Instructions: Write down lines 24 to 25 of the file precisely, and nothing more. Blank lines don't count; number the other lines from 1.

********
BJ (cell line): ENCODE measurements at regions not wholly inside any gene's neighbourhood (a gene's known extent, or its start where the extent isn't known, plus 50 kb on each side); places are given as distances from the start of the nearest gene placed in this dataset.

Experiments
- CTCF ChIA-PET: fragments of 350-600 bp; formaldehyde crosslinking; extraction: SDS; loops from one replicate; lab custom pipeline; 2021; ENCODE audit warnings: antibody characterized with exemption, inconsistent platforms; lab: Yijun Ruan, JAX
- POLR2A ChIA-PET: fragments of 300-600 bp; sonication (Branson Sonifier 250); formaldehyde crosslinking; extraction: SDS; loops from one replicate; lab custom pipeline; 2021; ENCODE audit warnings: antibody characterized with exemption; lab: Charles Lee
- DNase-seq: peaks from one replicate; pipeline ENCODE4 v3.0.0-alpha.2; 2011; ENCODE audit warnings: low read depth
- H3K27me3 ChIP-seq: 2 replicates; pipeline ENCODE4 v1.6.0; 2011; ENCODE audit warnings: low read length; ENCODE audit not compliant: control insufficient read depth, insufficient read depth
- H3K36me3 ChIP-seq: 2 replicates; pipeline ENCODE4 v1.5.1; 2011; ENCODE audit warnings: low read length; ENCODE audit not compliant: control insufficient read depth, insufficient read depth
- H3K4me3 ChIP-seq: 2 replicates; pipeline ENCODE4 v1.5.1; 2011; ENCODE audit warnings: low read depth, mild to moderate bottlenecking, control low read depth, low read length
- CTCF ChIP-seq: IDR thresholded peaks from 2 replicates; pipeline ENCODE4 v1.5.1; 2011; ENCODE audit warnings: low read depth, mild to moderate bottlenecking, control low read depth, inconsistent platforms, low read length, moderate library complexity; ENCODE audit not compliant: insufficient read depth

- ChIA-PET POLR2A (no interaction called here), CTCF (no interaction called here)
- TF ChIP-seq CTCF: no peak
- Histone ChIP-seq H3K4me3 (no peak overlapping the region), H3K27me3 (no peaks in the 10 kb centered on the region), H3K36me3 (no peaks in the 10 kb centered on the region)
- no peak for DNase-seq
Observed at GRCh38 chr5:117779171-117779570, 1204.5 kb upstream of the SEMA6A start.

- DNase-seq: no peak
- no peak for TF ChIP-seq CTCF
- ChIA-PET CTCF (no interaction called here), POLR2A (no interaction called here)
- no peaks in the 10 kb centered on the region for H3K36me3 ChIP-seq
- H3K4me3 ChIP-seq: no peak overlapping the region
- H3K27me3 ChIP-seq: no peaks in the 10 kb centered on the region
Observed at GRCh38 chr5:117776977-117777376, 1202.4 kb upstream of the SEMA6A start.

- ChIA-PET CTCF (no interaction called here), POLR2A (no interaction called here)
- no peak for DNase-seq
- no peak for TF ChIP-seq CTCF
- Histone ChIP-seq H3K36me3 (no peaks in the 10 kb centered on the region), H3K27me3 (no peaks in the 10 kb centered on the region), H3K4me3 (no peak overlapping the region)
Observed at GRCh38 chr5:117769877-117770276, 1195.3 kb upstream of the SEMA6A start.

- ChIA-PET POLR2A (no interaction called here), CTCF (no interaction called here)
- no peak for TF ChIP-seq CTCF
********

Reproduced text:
- no peak for TF ChIP-seq CTCF
- Histone ChIP-seq H3K36me3 (no peaks in the 10 kb centered on the region), H3K27me3 (no peaks in the 10 kb centered on the region), H3K4me3 (no peak overlapping the region)